I reproduce the problem by this simple demo:

// bool_test_func.cpp
#include <stdio.h>

void func(bool* b) {
  int a = (*b ? 0 : 1);
  printf("%d\n", a); // EXPECT ether 0 or 1 here

// bool_test.cpp
void func(bool* b);

int main() {
  int n = 128;
  return 0;

-O0 compile and run:

g++ -g -O0 -Wall -o bool_test bool_test.cpp bool_test_func.cpp
mikewei@maclinux:~/testing/c++$ ./bool_test

-O1 compile and run (unexpected result):

g++ -g -O1 -Wall -o bool_test bool_test.cpp bool_test_func.cpp
mikewei@maclinux:~/testing/c++$ ./bool_test

When I check the -O2 ASM code, I think it is a g++ bug, g++'s optimzation code always think the bool value is ether 1 or 0:

    00000000004005e6 :
      4005e6:       48 83 ec 08             sub    $0x8,%rsp
      4005ea:       0f b6 37                movzbl (%rdi),%esi
      4005ed:       83 f6 01                xor    $0x1,%esi  #just XOR the bool val
      4005f0:       40 0f b6 f6             movzbl %sil,%esi
      4005f4:       bf 94 06 40 00          mov    $0x400694,%edi
      4005f9:       b8 00 00 00 00          mov    $0x0,%eax
      4005fe:       e8 9d fe ff ff          callq  4004a0 
      400603:       48 83 c4 08             add    $0x8,%rsp
      400607:       c3                      retq
      400608:       0f 1f 84 00 00 00 00    nopl   0x0(%rax,%rax,1)
      40060f:       00


gcc version 4.9.2 (Debian 4.9.2-10)

Is this g++ behavior by design? How can I disable this wrong optimaztion? Thanks~

  • 5
    Interesting #include.
    – erip
    Jul 16 '15 at 13:38
  • 12
    The optimization is not wrong : a bool can only contain 0 or 1. What you're passing in is an int type-punned as a bool, undefined behaviour ensues.
    – Quentin
    Jul 16 '15 at 13:42
  • 6
    Rather bold statement that this is a gcc bug...
    – Petr
    Jul 16 '15 at 13:43
  • 3
    Not sure I agree with the dupe close reason, supposed original is actually due to uninitialised variable, nothing to do with ub caused by type punning.
    – paxdiablo
    Jul 16 '15 at 13:48
  • 1
    Not sure whether I up-vote this for being a good example of UB or down-vote for UB and arrogance over this "wrong optimization", and the use of C headers and casts?
    – djgandy
    Jul 16 '15 at 14:03

I think it is a g++ bug.

Have to respectfully disagree there.

How can I disable this wrong optimisation?

Even if that is possible, it's not actually wrong :-)

You are passing a non-bool pointer as a bool pointer (the underlying item is not of the bool type) and I'm pretty certain that this (known as type punning) invokes undefined behaviour.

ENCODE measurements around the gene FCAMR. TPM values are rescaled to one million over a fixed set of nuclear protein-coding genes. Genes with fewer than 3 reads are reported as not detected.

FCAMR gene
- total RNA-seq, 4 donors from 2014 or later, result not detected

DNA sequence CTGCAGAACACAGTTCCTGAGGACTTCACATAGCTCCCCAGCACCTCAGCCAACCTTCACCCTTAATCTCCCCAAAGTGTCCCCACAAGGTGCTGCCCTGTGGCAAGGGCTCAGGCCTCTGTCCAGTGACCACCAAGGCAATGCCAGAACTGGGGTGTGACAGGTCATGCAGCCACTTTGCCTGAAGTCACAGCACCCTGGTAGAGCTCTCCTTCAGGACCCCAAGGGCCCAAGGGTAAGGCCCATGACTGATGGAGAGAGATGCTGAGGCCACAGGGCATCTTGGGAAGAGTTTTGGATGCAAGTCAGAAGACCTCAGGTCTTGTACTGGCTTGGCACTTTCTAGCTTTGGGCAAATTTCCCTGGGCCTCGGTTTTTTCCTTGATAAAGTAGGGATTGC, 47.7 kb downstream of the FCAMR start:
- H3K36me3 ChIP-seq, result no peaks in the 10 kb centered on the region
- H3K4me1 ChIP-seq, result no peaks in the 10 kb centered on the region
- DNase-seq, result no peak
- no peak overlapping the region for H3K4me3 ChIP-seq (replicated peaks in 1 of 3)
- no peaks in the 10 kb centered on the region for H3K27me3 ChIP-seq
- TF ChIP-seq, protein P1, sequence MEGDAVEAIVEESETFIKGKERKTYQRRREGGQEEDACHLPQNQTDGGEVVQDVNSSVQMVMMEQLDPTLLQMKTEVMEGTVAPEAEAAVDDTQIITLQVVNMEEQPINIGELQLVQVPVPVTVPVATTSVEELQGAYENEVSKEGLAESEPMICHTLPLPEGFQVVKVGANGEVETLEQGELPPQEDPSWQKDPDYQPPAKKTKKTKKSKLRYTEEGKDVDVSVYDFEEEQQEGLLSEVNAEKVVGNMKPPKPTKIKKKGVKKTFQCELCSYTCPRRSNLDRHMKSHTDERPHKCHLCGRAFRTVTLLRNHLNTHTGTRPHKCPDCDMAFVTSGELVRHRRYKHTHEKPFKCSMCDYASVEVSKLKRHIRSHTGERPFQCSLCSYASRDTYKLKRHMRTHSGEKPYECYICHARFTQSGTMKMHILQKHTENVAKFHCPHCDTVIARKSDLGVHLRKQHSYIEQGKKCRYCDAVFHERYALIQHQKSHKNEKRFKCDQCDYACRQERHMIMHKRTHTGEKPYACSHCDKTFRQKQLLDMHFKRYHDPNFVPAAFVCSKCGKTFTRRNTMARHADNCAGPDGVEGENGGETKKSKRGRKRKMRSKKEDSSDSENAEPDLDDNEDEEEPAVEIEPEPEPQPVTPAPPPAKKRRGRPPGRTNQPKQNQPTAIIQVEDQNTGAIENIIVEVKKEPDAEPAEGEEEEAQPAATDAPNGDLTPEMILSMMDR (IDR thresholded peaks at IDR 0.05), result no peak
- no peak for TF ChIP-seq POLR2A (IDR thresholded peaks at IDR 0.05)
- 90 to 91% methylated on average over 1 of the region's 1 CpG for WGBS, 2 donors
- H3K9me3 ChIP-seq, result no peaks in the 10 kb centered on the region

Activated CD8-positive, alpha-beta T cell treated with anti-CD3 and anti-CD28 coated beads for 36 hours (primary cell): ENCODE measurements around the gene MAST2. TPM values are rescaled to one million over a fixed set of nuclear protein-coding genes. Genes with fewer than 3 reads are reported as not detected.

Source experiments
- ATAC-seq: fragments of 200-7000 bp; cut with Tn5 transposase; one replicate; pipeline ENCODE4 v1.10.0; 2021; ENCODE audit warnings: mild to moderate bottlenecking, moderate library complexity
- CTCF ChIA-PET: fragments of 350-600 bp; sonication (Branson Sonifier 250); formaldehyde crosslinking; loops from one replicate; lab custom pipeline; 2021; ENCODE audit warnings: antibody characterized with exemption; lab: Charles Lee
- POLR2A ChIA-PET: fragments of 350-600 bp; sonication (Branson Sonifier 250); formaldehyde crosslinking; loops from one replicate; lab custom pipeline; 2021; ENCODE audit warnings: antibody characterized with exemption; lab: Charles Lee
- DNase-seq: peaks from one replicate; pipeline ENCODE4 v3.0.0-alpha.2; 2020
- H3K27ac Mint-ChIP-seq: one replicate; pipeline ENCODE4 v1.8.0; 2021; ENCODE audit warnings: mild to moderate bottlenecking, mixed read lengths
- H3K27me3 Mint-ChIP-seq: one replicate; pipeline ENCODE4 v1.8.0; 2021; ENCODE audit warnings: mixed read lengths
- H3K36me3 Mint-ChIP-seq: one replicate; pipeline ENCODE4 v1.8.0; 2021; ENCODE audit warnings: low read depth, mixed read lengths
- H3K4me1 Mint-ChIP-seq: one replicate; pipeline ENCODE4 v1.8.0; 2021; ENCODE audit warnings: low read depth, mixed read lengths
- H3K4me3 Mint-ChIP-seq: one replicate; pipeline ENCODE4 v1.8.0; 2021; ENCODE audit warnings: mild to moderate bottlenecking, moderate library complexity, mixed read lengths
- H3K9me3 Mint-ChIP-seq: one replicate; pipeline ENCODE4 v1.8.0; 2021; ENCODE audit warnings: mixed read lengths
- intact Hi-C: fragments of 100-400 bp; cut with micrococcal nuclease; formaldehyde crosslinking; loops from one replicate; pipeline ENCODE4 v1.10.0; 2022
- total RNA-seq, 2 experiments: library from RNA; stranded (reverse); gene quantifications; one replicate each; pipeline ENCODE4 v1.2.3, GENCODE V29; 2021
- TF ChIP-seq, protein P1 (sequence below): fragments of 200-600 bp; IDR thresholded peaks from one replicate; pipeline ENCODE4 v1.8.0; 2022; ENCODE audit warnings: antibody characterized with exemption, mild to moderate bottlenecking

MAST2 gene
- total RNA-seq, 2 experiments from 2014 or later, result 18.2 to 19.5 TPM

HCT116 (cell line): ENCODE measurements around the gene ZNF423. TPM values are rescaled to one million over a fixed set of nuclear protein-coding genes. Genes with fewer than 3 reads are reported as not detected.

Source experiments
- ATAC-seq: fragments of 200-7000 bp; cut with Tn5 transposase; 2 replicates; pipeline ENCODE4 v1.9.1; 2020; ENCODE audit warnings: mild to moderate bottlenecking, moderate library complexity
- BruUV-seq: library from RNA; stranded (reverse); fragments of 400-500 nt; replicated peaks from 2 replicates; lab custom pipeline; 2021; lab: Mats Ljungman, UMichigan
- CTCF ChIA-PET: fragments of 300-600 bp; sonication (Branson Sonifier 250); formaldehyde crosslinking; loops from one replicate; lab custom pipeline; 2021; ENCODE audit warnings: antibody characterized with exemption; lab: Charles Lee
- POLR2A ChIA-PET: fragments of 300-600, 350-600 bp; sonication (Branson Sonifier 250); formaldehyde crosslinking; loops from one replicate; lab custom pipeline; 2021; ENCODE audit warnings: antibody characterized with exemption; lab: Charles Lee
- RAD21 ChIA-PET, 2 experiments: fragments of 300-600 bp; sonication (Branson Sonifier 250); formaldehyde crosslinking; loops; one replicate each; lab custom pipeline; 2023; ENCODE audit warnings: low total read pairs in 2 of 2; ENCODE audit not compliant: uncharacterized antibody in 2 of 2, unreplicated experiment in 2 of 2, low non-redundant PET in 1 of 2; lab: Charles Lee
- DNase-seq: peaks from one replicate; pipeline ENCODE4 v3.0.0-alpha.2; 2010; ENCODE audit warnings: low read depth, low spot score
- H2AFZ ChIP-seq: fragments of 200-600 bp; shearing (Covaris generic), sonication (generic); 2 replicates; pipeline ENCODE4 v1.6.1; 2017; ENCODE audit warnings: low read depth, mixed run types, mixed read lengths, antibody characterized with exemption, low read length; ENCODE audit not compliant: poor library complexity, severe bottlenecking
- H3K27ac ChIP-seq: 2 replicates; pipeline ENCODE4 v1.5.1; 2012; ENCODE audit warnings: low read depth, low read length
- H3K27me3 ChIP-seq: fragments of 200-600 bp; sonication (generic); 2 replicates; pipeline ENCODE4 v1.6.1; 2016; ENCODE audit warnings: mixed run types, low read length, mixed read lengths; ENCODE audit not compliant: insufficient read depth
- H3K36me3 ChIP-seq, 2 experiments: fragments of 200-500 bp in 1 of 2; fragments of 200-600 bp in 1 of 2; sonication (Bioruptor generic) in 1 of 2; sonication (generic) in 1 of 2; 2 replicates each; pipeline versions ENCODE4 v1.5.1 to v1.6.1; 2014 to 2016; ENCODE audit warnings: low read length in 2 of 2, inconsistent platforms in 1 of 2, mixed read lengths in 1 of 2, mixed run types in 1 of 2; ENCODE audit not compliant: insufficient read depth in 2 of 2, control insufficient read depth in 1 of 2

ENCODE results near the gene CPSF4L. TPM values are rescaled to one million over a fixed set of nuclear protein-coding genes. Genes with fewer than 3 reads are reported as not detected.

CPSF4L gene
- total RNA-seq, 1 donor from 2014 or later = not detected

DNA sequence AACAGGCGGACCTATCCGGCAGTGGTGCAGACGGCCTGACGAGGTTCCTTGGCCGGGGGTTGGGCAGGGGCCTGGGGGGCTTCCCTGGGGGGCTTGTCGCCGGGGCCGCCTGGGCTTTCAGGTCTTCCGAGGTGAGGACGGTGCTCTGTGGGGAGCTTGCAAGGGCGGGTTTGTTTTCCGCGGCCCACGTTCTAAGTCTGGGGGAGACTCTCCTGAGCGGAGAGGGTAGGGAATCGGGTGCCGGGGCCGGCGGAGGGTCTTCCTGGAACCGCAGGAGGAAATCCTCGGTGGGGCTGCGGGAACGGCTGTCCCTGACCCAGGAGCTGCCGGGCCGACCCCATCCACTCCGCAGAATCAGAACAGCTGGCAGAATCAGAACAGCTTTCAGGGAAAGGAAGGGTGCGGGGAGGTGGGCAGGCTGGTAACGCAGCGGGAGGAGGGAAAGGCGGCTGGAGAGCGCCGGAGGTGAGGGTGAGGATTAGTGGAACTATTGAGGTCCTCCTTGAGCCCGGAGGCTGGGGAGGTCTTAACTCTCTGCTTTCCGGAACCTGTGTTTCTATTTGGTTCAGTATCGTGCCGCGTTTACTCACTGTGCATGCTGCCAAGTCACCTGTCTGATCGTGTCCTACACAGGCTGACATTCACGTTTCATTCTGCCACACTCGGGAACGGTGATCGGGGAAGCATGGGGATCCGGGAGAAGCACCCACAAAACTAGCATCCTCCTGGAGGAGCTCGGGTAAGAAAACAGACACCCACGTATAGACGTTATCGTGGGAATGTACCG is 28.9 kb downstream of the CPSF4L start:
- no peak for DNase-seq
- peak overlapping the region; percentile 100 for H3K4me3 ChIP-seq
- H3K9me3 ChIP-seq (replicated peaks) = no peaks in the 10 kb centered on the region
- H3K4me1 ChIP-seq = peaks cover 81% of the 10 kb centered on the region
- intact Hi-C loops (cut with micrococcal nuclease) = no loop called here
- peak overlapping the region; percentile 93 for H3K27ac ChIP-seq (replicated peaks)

Hence the code is free to do whatever it wants.

You can think of the prototype void func(bool* b) as a contract you agree to to only ever pass pointers to bool values. If you violate that contract, all bets are off. In this particular case, your code:

int a = (*b ? 0 : 1);

is telling it to convert false to 1 and true to 0. If you were to supply valid input (false/0 or true/1), the xor input, 1 would be exactly the right thing to do.

However, because you're giving it 128, the xor results in 129.

  • Agreed. The implementation appears to implement a bool with values 0 and 1. Therefore as long as bool types are only ever used, they can be easily manipulated with xor. Also conversion to int is easy, as the underlying bool appears to be an int, so there is no conversion operation necessary.
    – djgandy
    Jul 16 '15 at 14:00
  • 7
    This is called type punning, and the standard forbids type punning from int to bool (§3.10/10 in N3376). It is indeed UB.
    – Arne Vogel
    Jul 16 '15 at 15:23
  • The final part of the question is how to disable the optimization. While I would strongly advise against doing so and disagree with the questioner's description of it as a "wrong optimization", there are named optimizations that gcc allows you to disable in order to write code that has UB according to the standard. -fno-delete-null-pointer-checks is a famous example. I haven't checked but does -fno-strict-aliasing "fix" this code? Jul 16 '15 at 21:26
  • Ah, I guess not, since -O1 doesn't include -fstrict-aliasing. Still, if this is due to a named optimization, then information about it would enhance this answer a little. Jul 16 '15 at 21:29
  • Interesting choice. I wonder how much worse it is to consider a 0/non-0 type of boolean rather than the strict 0/1 kind like in this case. AFAIK, Microsoft went with the former model for cl.
    – Blindy
    Jul 16 '15 at 23:42

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